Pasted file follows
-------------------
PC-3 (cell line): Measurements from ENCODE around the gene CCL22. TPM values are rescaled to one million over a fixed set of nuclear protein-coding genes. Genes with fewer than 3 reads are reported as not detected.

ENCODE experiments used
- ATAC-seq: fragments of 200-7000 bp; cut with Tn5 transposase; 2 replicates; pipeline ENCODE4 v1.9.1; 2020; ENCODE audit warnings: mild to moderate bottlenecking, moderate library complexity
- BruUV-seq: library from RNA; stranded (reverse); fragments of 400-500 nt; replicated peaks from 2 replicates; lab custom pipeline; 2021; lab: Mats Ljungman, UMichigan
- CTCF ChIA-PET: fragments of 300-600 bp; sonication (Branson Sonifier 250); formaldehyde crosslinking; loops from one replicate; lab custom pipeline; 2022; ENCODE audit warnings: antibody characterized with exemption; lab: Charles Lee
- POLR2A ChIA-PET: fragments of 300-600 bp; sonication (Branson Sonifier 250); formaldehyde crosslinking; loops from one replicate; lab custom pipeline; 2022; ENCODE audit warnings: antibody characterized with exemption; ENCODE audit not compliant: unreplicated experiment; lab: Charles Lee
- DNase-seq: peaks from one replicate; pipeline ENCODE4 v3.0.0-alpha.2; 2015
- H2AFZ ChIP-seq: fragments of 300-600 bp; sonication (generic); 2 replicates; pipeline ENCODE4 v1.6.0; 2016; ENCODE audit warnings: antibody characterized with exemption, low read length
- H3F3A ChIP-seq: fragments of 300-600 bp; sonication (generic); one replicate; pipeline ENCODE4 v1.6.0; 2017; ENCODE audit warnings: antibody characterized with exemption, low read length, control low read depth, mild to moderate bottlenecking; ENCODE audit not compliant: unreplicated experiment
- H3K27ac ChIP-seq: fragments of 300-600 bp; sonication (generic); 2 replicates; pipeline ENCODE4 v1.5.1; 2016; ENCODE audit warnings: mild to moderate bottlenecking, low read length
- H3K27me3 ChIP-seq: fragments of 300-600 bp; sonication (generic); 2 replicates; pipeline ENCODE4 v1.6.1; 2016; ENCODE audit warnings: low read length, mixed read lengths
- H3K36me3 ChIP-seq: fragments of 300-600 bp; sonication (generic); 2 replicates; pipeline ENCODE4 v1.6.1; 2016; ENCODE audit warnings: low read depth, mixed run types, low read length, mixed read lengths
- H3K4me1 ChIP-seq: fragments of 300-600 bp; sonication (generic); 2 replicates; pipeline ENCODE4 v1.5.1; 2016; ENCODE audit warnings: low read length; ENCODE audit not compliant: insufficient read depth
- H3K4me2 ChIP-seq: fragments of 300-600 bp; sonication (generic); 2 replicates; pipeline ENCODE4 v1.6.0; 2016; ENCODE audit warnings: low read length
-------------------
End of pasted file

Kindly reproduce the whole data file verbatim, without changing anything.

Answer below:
PC-3 (cell line): Measurements from ENCODE around the gene CCL22. TPM values are rescaled to one million over a fixed set of nuclear protein-coding genes. Genes with fewer than 3 reads are reported as not detected.

ENCODE experiments used
- ATAC-seq: fragments of 200-7000 bp; cut with Tn5 transposase; 2 replicates; pipeline ENCODE4 v1.9.1; 2020; ENCODE audit warnings: mild to moderate bottlenecking, moderate library complexity
- BruUV-seq: library from RNA; stranded (reverse); fragments of 400-500 nt; replicated peaks from 2 replicates; lab custom pipeline; 2021; lab: Mats Ljungman, UMichigan
- CTCF ChIA-PET: fragments of 300-600 bp; sonication (Branson Sonifier 250); formaldehyde crosslinking; loops from one replicate; lab custom pipeline; 2022; ENCODE audit warnings: antibody characterized with exemption; lab: Charles Lee
- POLR2A ChIA-PET: fragments of 300-600 bp; sonication (Branson Sonifier 250); formaldehyde crosslinking; loops from one replicate; lab custom pipeline; 2022; ENCODE audit warnings: antibody characterized with exemption; ENCODE audit not compliant: unreplicated experiment; lab: Charles Lee
- DNase-seq: peaks from one replicate; pipeline ENCODE4 v3.0.0-alpha.2; 2015
- H2AFZ ChIP-seq: fragments of 300-600 bp; sonication (generic); 2 replicates; pipeline ENCODE4 v1.6.0; 2016; ENCODE audit warnings: antibody characterized with exemption, low read length
- H3F3A ChIP-seq: fragments of 300-600 bp; sonication (generic); one replicate; pipeline ENCODE4 v1.6.0; 2017; ENCODE audit warnings: antibody characterized with exemption, low read length, control low read depth, mild to moderate bottlenecking; ENCODE audit not compliant: unreplicated experiment
- H3K27ac ChIP-seq: fragments of 300-600 bp; sonication (generic); 2 replicates; pipeline ENCODE4 v1.5.1; 2016; ENCODE audit warnings: mild to moderate bottlenecking, low read length
- H3K27me3 ChIP-seq: fragments of 300-600 bp; sonication (generic); 2 replicates; pipeline ENCODE4 v1.6.1; 2016; ENCODE audit warnings: low read length, mixed read lengths
- H3K36me3 ChIP-seq: fragments of 300-600 bp; sonication (generic); 2 replicates; pipeline ENCODE4 v1.6.1; 2016; ENCODE audit warnings: low read depth, mixed run types, low read length, mixed read lengths
- H3K4me1 ChIP-seq: fragments of 300-600 bp; sonication (generic); 2 replicates; pipeline ENCODE4 v1.5.1; 2016; ENCODE audit warnings: low read length; ENCODE audit not compliant: insufficient read depth
- H3K4me2 ChIP-seq: fragments of 300-600 bp; sonication (generic); 2 replicates; pipeline ENCODE4 v1.6.0; 2016; ENCODE audit warnings: low read length